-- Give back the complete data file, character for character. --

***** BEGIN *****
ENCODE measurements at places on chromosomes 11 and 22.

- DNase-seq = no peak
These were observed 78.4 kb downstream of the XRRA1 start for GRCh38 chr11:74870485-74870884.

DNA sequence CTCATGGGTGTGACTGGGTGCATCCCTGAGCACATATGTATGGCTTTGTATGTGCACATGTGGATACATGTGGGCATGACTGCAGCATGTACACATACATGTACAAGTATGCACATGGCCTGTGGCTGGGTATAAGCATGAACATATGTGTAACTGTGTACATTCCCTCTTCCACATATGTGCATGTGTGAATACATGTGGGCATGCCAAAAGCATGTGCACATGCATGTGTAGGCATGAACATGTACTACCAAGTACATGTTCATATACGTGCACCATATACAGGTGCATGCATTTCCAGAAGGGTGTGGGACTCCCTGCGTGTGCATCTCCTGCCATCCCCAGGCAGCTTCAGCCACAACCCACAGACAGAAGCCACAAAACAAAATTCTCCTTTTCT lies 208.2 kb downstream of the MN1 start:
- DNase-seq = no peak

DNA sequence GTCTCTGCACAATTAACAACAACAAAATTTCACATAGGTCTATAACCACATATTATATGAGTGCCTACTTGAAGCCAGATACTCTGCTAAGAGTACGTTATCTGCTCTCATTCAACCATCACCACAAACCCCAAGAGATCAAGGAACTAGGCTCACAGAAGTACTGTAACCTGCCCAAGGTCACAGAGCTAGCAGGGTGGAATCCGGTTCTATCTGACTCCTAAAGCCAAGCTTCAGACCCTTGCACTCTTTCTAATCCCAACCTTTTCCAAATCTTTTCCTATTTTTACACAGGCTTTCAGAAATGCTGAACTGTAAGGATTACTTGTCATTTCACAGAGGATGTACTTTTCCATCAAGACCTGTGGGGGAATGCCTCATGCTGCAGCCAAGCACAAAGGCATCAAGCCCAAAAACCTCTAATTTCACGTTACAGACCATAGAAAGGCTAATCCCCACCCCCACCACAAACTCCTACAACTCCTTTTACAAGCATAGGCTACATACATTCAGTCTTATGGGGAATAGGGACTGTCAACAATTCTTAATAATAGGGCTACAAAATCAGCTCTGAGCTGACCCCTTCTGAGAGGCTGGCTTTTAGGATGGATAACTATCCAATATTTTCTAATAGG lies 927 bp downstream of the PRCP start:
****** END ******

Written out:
ENCODE measurements at places on chromosomes 11 and 22.

- DNase-seq = no peak
These were observed 78.4 kb downstream of the XRRA1 start for GRCh38 chr11:74870485-74870884.

DNA sequence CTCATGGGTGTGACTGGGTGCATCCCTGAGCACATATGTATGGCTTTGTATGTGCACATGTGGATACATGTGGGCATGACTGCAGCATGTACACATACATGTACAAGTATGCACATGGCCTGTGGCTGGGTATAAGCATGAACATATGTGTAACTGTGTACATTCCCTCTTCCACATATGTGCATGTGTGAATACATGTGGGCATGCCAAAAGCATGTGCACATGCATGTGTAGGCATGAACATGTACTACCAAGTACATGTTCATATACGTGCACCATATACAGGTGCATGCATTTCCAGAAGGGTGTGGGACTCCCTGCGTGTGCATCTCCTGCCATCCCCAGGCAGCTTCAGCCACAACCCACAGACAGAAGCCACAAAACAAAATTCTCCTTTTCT lies 208.2 kb downstream of the MN1 start:
- DNase-seq = no peak

DNA sequence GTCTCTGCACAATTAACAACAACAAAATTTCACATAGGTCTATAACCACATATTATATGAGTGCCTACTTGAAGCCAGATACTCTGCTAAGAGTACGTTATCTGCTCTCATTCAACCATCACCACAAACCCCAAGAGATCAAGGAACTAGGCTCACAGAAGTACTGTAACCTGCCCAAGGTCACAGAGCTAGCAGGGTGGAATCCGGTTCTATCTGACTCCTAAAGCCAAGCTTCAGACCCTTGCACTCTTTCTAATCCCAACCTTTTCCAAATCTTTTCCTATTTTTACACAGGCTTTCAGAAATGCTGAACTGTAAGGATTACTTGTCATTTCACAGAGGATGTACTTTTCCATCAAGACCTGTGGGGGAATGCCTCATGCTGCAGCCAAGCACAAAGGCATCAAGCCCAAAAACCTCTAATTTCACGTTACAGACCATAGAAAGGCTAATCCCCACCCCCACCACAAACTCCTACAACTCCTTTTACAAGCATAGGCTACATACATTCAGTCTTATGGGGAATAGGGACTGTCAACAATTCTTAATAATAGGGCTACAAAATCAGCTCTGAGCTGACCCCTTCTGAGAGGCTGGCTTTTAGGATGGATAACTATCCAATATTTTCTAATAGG lies 927 bp downstream of the PRCP start: